‘Seeing, and not Seeing’ by Amarjit Chandan

Everybody was busy recording the Olympic torch relay
through the glass lens, except for two curious children

‘The camera relieves us of the burden of memory. … The camera records in order to forget. … All photographs are there to remind us of what we forget. … Paintings record what the painter remembers.’
John Berger
In ‘About Looking’ (1980) and ‘Photocopies’ (1996)

In Spitalfields, East Lon¬don, hardly anybody was watching Olympic torch relay with the naked eye. They were all busy record¬ing the event through the glass lens, taking pictures, except for two curious small children. Watchful security was part of the spectacle. The camera was the screen between the eye and the event. The torchbearer was not the centre of attention (who was he?), the torch was – held high with the flame hardly visible in day light. They were filming live theatre. The void.

What was really happening? Was it a paradox of perception — seeing and not seeing at the same time? Why we don’t see any more as we used to up until only a generation ago? The world we experience around us is no longer free of all mechanical optic equipment. In events such as these, we tend to lose pres¬ence and postpone our palpable collective experience hoard¬ing digital images in memory cards (the highest capacity for flash memory cards is currently 128GB) to see them later seen through a tunnelled viewfinder – which is not first-hand experi¬ence — it is virtual, partial, and flat.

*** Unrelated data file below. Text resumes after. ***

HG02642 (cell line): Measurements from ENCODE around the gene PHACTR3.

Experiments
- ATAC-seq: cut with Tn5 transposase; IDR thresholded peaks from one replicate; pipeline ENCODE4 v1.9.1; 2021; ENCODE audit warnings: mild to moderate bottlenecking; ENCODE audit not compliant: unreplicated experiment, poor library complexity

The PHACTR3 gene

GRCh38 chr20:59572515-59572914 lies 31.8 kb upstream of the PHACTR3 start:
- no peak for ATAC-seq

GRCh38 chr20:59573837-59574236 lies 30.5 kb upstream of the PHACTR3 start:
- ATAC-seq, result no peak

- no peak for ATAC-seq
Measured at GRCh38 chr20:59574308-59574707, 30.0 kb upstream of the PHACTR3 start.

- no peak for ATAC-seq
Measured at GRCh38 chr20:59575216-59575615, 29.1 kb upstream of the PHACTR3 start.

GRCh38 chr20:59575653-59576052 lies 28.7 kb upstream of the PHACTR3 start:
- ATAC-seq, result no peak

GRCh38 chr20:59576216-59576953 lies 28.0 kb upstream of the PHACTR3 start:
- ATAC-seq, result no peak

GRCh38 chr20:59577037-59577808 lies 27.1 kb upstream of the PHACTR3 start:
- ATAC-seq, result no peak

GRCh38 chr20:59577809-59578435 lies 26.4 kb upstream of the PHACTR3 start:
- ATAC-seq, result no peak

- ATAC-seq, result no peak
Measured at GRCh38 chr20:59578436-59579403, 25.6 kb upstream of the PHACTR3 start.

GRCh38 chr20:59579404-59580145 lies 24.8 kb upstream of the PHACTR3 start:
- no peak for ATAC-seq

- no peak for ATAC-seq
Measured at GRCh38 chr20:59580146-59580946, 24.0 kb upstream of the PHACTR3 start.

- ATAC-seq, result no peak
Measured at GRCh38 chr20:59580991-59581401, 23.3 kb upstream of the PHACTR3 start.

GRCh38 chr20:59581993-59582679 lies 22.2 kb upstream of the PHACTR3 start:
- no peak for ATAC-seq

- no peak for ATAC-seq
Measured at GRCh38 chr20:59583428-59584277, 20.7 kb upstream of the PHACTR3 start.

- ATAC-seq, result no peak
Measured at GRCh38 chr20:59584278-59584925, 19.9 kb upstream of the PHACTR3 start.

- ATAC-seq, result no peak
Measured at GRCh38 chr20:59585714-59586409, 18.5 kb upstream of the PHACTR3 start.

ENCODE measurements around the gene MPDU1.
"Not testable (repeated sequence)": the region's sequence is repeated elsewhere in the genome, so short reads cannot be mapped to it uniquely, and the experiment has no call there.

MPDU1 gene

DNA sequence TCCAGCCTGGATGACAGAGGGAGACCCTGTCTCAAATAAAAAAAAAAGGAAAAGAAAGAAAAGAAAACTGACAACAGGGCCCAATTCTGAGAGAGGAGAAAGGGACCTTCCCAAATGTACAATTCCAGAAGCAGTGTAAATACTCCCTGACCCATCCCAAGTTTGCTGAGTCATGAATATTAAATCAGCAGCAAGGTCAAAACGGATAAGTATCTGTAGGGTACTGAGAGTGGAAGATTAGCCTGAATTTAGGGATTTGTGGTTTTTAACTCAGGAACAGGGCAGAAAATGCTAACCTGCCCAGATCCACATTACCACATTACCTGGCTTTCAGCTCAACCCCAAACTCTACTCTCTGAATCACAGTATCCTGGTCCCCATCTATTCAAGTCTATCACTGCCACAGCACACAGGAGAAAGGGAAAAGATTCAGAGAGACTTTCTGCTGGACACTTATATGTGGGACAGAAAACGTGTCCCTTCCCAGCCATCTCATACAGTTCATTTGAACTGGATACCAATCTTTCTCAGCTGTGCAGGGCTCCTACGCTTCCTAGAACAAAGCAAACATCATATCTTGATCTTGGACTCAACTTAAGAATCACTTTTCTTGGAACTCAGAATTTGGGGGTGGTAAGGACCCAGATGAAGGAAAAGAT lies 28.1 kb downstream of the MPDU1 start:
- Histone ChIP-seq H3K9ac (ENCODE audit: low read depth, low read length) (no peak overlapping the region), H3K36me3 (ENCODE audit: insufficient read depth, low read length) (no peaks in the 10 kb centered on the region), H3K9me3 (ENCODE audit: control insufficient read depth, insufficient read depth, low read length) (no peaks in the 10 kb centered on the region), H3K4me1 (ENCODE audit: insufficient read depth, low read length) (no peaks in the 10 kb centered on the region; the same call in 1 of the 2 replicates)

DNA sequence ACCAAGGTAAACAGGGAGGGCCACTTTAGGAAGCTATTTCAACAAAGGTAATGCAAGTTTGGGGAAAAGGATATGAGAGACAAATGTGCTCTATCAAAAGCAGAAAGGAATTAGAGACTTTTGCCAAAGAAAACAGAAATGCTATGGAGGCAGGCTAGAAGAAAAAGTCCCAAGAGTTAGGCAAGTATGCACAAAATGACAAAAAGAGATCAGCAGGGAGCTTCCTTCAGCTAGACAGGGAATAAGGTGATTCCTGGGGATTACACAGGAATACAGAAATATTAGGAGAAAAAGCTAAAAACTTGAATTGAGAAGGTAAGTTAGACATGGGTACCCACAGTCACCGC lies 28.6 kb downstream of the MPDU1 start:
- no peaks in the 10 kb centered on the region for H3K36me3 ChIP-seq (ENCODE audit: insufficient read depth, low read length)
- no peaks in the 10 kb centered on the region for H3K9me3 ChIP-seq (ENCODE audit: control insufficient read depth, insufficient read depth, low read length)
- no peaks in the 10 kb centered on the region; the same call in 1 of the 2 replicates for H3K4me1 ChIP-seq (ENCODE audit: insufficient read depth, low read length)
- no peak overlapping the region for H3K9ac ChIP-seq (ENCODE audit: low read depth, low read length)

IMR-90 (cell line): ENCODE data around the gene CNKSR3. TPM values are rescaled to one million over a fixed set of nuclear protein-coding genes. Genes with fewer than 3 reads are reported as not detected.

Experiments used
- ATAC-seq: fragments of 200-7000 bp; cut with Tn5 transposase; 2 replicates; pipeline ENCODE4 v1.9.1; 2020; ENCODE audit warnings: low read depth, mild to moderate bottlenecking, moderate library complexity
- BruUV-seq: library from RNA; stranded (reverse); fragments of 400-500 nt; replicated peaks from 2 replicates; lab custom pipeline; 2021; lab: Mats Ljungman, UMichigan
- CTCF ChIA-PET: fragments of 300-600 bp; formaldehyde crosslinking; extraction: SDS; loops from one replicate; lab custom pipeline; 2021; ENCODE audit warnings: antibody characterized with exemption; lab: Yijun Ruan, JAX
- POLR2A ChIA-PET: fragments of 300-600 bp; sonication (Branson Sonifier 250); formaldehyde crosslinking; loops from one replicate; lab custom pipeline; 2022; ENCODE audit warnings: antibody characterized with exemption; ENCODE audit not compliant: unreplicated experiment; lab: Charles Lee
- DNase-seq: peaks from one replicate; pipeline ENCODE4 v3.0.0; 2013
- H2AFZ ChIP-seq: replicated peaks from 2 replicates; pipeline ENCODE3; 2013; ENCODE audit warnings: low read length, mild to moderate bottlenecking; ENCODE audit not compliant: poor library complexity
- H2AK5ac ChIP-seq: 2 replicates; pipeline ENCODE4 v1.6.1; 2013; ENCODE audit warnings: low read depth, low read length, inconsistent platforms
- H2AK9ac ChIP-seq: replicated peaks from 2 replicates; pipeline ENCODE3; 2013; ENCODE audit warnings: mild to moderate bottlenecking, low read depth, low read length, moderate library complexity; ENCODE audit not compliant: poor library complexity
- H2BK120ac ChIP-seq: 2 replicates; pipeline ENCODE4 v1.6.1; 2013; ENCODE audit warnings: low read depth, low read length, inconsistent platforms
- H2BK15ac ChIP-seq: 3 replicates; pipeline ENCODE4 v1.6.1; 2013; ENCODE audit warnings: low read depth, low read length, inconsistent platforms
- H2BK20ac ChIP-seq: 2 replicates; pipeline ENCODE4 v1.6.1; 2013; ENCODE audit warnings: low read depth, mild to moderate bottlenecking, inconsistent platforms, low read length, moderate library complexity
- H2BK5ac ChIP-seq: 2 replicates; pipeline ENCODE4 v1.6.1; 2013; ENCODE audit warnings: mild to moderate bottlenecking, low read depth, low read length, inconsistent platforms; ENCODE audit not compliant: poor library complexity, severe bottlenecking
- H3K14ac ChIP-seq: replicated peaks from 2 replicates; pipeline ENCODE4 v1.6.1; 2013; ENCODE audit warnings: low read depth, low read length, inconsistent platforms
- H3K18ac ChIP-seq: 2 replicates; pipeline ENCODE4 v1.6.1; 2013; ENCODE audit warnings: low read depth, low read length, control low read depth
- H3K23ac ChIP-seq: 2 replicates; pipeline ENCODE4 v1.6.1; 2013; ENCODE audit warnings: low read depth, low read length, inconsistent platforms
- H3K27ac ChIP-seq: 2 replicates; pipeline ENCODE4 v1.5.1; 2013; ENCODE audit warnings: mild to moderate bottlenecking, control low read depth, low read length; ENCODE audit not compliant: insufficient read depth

A glass lens ranging from fisheye to panoramic field of view has replaced 180-degree forward-facing horizontal field of view of an individual human eye.

Perhaps one of the spectators was a painter. One day he would draw the scene in the photo¬graph he collected retracing it on the canvas. Photographic memory?
Has the camera made our experiences richer?


First Published at
Daily Post, Chandigarh 19/08/2012

Indian Artists divided over art show in Israel

Artists’ fraternity split wide open over art show in IsraelBy Saumit Singh
The Mumbai Mirror

An upcoming show in Tel Aviv, billed as the first major Indian art exhibit in Israel, has assumed shades a full-blown controversy that has split the artist fraternity.

Some Indian artists, who are sympathetic towards the cause of Palestine, have decided to skip the event and have called for a “cultural boycott of Israel”. Other invitees, however, have criticised this approach, saying art should not be mixed with politics.

The person leading the call for a boycott of the event, Deconstructing India, is 55-year-old Pushpamala N. She is among the 20-odd art figures invited to participate in the show, which will be held at the newly constructed Amir Wing of the Tel Aviv Museum in April 2012.